Past, Present and Future — One Editor’s Perspective
This is the second in a three-part series about my thoughts and experiences as they pertain to Editors Canada’s Professional Editorial Standards (PES) and my ongoing work with the Editors Canada standards committee. In Part 2, I’ll look at some of the ideas and issues that have come up while reviewing PES and the “questions, gaps and new perspectives” mentioned in Part 1.
Part 2: The Present
In the beginning, we had lots of ideas about what we could do with PES and what a new version could look like. Should we tailor versions for different audiences, particularly employers, educators and editors? Should we develop a plain language version? Could we create an interactive space where the standards would always be open to editors for discussion and debate?
One major concern is that other Editors Canada committees rely on PES remaining unaltered for a period of about five years after each revision. This has been the approach until now. But our job as a committee is to do this initial review and revision, yes, but also to monitor the standards and update them as necessary afterwards. How do we make this work? We decided individual standards will require backend versioning and labelling. One committee member who works with an engineering firm proposed a particular system that we will pitch to Editors Canada’s internal stakeholders.
Looking at PES today, we have questions. Here are just a few:
- Are these stages of editing or types or levels or something else? I questioned this in 2016 and I would still argue that “stages” is not the right term.
- Isn’t important core editorial work excluded from these standards — such as acquisitions editing and production editing?
- Is narrative structure not deserving of its own subsection in Section B, Structural Editing?
- “Grammar” is mentioned only in copy editing, but isn’t grammar a fundamental of editing (and shouldn’t it be grammars to include varieties of English as Anne Curzan has said)?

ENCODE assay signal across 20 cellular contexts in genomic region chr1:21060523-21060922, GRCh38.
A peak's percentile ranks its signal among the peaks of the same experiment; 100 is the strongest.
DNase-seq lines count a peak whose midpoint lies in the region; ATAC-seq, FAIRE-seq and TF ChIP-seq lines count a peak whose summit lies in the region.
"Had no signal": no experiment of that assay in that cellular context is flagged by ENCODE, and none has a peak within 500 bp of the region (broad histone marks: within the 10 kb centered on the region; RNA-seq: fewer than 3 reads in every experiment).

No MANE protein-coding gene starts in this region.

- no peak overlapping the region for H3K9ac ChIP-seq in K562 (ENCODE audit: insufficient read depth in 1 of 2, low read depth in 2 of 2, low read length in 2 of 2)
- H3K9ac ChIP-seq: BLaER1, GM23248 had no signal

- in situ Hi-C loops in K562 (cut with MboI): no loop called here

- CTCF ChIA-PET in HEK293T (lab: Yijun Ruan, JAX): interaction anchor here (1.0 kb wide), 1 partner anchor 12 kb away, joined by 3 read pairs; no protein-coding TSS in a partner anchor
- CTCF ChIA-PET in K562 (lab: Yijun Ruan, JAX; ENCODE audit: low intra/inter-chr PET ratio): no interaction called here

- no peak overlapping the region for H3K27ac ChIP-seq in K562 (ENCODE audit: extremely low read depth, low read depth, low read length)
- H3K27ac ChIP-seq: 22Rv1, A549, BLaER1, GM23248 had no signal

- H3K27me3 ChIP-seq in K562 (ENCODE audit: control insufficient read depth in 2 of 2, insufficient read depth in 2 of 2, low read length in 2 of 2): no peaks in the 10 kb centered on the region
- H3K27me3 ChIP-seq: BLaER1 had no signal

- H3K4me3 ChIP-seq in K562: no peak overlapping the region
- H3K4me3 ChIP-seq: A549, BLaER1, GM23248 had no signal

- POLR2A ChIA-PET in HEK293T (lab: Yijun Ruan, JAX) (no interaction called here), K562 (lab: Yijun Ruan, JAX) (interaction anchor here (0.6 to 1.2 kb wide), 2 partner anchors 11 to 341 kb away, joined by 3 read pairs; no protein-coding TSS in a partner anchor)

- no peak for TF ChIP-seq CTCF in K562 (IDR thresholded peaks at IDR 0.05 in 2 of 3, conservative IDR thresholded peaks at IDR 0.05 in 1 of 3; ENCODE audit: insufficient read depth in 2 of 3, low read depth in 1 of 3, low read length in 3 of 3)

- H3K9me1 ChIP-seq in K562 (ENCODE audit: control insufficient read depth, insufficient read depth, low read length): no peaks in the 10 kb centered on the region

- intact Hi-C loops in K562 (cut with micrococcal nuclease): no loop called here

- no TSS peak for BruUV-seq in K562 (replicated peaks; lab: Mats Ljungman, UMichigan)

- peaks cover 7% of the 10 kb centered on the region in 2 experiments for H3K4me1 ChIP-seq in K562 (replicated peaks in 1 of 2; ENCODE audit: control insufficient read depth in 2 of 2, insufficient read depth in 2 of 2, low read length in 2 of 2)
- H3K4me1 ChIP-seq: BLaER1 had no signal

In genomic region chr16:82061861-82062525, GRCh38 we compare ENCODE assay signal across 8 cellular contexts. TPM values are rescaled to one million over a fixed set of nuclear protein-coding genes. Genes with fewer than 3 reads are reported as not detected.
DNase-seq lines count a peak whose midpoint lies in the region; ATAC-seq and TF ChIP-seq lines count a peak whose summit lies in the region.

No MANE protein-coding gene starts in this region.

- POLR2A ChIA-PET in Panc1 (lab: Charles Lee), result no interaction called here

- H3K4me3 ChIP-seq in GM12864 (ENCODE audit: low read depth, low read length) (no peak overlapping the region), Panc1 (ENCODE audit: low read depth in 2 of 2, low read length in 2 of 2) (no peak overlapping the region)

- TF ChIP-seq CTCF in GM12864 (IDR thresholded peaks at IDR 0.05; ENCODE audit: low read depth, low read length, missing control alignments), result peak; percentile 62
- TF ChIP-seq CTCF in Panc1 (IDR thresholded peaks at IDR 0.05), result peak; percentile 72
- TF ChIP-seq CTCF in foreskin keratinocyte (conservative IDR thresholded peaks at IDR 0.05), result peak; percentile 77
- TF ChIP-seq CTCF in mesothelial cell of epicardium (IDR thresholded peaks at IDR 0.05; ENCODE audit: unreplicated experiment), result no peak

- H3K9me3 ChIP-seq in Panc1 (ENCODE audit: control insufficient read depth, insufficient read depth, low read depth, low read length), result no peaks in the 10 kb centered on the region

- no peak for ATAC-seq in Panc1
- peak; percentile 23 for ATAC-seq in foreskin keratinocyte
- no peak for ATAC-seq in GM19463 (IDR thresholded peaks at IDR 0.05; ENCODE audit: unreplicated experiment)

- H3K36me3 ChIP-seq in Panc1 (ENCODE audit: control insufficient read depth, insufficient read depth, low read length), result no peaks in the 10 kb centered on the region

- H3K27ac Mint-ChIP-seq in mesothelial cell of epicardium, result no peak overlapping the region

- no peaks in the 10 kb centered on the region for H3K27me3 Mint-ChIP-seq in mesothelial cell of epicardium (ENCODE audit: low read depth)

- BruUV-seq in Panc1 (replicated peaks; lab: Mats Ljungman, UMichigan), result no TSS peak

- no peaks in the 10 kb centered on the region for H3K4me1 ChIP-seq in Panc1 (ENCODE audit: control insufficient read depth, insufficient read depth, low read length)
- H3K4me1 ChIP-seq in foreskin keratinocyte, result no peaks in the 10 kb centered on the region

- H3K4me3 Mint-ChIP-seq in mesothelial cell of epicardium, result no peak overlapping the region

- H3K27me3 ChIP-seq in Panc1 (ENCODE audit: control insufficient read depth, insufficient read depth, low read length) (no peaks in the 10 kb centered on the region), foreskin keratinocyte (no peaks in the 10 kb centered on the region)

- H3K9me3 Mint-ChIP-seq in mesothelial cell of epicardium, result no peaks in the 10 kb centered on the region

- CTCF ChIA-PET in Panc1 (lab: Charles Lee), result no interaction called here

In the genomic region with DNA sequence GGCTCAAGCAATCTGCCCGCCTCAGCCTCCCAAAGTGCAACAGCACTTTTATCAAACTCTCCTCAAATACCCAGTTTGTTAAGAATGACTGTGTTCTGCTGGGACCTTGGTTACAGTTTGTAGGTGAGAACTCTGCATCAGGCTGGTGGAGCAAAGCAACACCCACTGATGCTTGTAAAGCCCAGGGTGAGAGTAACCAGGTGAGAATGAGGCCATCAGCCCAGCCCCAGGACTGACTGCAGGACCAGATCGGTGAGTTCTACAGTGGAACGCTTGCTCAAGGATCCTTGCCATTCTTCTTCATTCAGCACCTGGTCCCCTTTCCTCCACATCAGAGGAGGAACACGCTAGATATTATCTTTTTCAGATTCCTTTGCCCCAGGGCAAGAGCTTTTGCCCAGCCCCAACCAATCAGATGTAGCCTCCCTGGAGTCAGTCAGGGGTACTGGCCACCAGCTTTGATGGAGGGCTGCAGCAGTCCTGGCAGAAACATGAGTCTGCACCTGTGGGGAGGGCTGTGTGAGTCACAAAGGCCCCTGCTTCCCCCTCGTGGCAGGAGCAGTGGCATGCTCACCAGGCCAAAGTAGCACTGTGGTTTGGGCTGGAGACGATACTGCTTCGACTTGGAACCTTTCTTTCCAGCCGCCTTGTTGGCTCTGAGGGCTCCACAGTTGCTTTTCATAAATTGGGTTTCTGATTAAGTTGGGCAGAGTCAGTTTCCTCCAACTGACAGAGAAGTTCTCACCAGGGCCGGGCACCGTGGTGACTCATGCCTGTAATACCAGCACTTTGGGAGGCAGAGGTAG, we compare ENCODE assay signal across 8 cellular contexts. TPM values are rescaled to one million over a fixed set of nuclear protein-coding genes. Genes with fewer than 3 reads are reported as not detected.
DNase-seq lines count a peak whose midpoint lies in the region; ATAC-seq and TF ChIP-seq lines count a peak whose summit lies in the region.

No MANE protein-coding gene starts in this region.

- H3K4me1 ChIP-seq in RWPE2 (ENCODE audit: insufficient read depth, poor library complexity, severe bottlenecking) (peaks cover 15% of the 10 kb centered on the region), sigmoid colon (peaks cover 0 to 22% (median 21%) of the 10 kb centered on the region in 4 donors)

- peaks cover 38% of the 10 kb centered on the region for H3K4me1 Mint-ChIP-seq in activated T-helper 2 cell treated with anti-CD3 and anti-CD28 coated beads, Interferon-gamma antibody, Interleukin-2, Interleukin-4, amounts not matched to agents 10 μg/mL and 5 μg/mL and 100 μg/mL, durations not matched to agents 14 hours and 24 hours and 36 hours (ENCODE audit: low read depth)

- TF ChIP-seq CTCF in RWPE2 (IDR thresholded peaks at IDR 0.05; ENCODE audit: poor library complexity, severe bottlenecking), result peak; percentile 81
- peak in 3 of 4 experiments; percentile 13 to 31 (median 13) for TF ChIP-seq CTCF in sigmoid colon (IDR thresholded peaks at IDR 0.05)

Once we have a first draft of revisions, we look forward to opening it up to Editors Canada members for discussion and input on these and many other questions.
Editors Canada has introduced a lot of important initiatives and materials related to equity, diversity and inclusion (EDI). PES is also in need of much more thought and articulation around EDI matters (among other gaps we’ve identified); these include
- the ethical responsibilities of editors
- plain language
- cross-cultural communication
- empathy, integrity and sensitivity
A few recent examples of excellent online sessions I’ve attended that reinforce the need for standards related to editing with care and sensitivity are
- Gender-inclusive Editing by Alex Kapitan
- Trauma-informed Editing by Iva Cheung
- Editing Indigenous Content by Kaitlin Littlechild
Some new perspectives
COVID-19 has changed the way we work and think about work — this includes how professional editors work. Technology has enabled online teams and workflows that can operate effectively across cultures and time zones. Generally, there appears to be a push for better separation of work and life, more emphasis on mental health and recognition of burnout, and more flexibility and autonomy for workers; these are all signs of good things to come. I think this is a very exciting time to be a professional editor in Canada.
At the same time, the events of the past couple of years have challenged us in new ways, and it’s a reminder that we can never get complacent. We must be prepared for new realities and expectations — and PES should help us do that. That’s what I’ll discuss in my next and final post in this series.
Previous post from Berna Ozunal: Editors Canada’s Professional Editorial Standards
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